CONAN: Here's an email we have from Matt in Portland, Oregon: As a kid growing up in suburban Washington, D.C. in the 1970s, I remember sitting in front of the TV with my bowl of SpaghettiOs hose to watch "Soul Train." I recall being mesmerized by the show and all of the cool dancers. The opening animation and the theme song hooked me instantly. The deep voice of Mr. Cornelius just dripped in hot buttered soul. I don't think I would have been introduced to funk, soul, R&B, gospel or early hip-hop without it. I'm now passing on my love of that music to my five-year-old. We have are own "Soul Train" dance parties in the living room. The kid has got some funky moves. RIP, Don Cornelius. That's it from...


CONAN: Let's see if we can get a caller in on the conversation. Let's go to Shawn, Shawn with us from Oakland. Shawn, are you there?

SHAWN: Oh, yes, I am. Hi. How are you?

CONAN: Good. You're on the air.

SHAWN: Hi. Thank you. What I love from Don Cornelius was that there was an entirely new type of way to be black. There was a black world that was both part-African, part-American, but wholly unique in that it was a different world than the blight and the crime shown about black folks in the 1970s. And so growing up and seeing that, it empowered me in such a way that no book could, no music could. But just watching us be that way, positive and respectful and talented, was such a huge boost for a kid growing up in the 1970s.

CONAN: And, Shabba Doo, that had to be your story, too. You grew up in Cabrini-Green, one of the most notorious projects in Chicago.

QUINONES: Oh, yes. You know, I wanted to say, you know, one doesn't grow up Cabrini-Green. One survives Cabrini-Green. But growing up - I grew up after I left.


CONAN: Shawn, thanks very much for the phone call. Appreciate it.

SHAWN: Thank you.

CONAN: Shabba Doo, you - talk to us about what he was like as a - you got the chance, as you grew up on the program, to see what he was like as a producer, not just the creator and host of the show, which, I guess, we all got to see on TV. But as producer, can you talk to us about that a little bit?

QUINONES: Don Cornelius, you know, later on in my career after leaving the show, being part of The Lockers and having my run with that crew, I then went solo. I had an opportunity to come back to the show now as a full-grown man and kind of collaborate with Don on my appearance on the show as a guest star. And my impression was he was the consummate professional. And, you know, people really didn't know that he was really funny, as well. He had a kind of a dry humor, but he was a funny guy. He liked to tell jokes, you know?

CONAN: Can you give us an example?

QUINONES: Well, you know, like, you know, just - if you watched the interview he gave The Lockers, post our performance on the show, it kind of gives you an example. He would come to each one of us, and he knew us, and he would make little jokes, like he would say, you know, hey, Shabba Doo. How are you doing? How are you and your crazy sister are doing? Stuff like that. But he was kind of inside joke, you know. Or he'd say, hey, watch out. They always do that move. Watch that kick, you know, or I think he's going to take you down or something - all these kinds of references to the wild sort of dancing we were doing.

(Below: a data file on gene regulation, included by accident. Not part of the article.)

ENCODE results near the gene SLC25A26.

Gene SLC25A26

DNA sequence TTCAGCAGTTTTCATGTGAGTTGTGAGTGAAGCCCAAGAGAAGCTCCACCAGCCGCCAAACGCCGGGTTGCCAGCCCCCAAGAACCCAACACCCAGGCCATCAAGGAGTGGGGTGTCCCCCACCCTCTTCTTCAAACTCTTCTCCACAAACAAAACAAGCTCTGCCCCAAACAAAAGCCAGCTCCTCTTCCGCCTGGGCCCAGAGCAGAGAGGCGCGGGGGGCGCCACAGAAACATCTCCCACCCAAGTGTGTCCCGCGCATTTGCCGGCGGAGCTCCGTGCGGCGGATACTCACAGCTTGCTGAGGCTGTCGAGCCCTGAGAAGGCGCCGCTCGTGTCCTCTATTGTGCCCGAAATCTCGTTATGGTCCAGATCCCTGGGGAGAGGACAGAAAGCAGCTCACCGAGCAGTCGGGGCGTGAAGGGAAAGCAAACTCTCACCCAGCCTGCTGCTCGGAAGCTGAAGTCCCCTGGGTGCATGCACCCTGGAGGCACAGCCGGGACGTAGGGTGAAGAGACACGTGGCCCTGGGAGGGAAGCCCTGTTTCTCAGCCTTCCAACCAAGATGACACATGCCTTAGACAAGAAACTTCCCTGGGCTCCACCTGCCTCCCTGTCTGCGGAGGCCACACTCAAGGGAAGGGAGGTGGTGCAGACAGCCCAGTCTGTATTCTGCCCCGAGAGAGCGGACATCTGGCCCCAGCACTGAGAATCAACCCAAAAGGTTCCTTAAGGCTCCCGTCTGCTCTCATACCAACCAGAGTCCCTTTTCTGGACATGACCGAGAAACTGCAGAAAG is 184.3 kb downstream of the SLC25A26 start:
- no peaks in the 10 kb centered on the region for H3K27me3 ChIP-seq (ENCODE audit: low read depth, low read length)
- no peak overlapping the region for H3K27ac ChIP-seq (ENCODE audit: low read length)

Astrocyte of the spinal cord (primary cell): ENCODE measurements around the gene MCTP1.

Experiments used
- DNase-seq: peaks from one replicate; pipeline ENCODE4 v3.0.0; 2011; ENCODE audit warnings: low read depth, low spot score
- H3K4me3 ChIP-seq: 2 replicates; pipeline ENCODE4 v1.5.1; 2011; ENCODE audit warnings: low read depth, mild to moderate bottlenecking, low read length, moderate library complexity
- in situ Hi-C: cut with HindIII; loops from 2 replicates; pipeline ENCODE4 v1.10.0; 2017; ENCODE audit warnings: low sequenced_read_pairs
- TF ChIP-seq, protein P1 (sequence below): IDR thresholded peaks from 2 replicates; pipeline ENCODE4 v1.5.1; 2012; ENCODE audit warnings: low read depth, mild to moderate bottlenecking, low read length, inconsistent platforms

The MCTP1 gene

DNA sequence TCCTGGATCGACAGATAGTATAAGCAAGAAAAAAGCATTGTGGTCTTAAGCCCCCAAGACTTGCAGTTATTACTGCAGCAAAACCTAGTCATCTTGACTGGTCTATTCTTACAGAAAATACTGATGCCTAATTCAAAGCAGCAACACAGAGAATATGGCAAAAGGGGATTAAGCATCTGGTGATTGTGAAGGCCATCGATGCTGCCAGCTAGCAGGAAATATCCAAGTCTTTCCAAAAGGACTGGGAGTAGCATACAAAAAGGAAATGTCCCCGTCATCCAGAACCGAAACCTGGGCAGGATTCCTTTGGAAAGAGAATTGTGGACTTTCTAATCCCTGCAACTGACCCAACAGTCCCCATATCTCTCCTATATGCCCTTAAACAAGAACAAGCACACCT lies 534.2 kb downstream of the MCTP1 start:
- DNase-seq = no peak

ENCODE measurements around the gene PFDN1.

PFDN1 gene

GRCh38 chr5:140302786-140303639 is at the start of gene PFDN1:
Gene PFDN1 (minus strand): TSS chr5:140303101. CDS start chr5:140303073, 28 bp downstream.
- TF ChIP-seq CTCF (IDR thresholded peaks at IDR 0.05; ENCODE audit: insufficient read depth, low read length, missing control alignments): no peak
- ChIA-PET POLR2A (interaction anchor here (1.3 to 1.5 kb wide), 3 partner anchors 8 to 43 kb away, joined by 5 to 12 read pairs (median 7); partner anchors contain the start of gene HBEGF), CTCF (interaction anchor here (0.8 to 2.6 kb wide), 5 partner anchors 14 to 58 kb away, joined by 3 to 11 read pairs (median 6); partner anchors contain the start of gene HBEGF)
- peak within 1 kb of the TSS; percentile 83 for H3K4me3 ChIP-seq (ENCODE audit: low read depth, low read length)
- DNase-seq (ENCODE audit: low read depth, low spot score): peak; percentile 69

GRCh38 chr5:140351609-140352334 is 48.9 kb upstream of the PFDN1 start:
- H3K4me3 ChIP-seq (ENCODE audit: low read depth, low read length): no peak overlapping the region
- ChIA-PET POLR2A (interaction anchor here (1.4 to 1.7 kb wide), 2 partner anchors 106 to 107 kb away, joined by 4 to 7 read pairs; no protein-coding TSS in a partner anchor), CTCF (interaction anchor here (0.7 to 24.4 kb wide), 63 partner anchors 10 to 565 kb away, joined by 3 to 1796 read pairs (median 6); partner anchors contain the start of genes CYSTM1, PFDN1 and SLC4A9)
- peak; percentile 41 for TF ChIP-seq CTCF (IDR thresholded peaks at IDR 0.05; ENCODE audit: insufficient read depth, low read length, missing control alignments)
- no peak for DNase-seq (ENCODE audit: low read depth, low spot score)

CONAN: People forget your sister was also a performer on the show, one of the Butterfly Girls.

QUINONES: Yes, yes, yes. Fawn, Fawn Quinones was one of - and she went on after the show to marry one of the original Lockers, Fluky Luke, and they have a son together.

CONAN: Here's an email from Kevin in Jacksonville: To this day, I cannot look at those little plastic magnetic letters that you place on your refrigerator without thinking about the "Soul Train" Scramble Board. Besides Don Cornelius' classic love, peace and soul at the end of the show, the scramble board was my favorite part. It always made you wonder why they did it, because the puzzle was always so easy, but it's a classic. RIP, Don. Love, peace and soul. The scramble board, was that something that you paid any attention to?

QUINONES: Oh, yes, of course. That was the highlight of the show. There was a couple of highlights, but a main highlight was the "Soul Train" Scramble Board. Me and my sister actually did that.

CONAN: You did that?

QUINONES: Won that one.

CONAN: Well, tell us what - for those who don't remember, tell us what it was.

QUINONES: You know, I can't remember what the name of the artist was. I think it was Tina Turner, I think, but I do remember what we won. I - my sister won a red eight-track player, and I won a yellow one.

CONAN: Wow, an eight-track tape player.

QUINONES: We got a little - yeah. And then I got a little Afro blowout kit that came with it. That was the Afro Sheen, you know, Ultra Sheen cosmetic kit.

CONAN: What did you have to do to win? Just guess the - guess what those scrambled letters spelled?

QUINONES: Yeah, yeah, yeah, like, they would scramble these magnetic colorful letters, like, on this circular board. And then you would have to, you know, give you a minute or so, and you'd have to figure out what the name of the artist was.

CONAN: And...

QUINONES: You know, what's kind of funny is that - well, some of the dancers in the show, you know, they would be standing off-camera. And they would try to throw in, hey, no, she was (unintelligible), you know, things like that.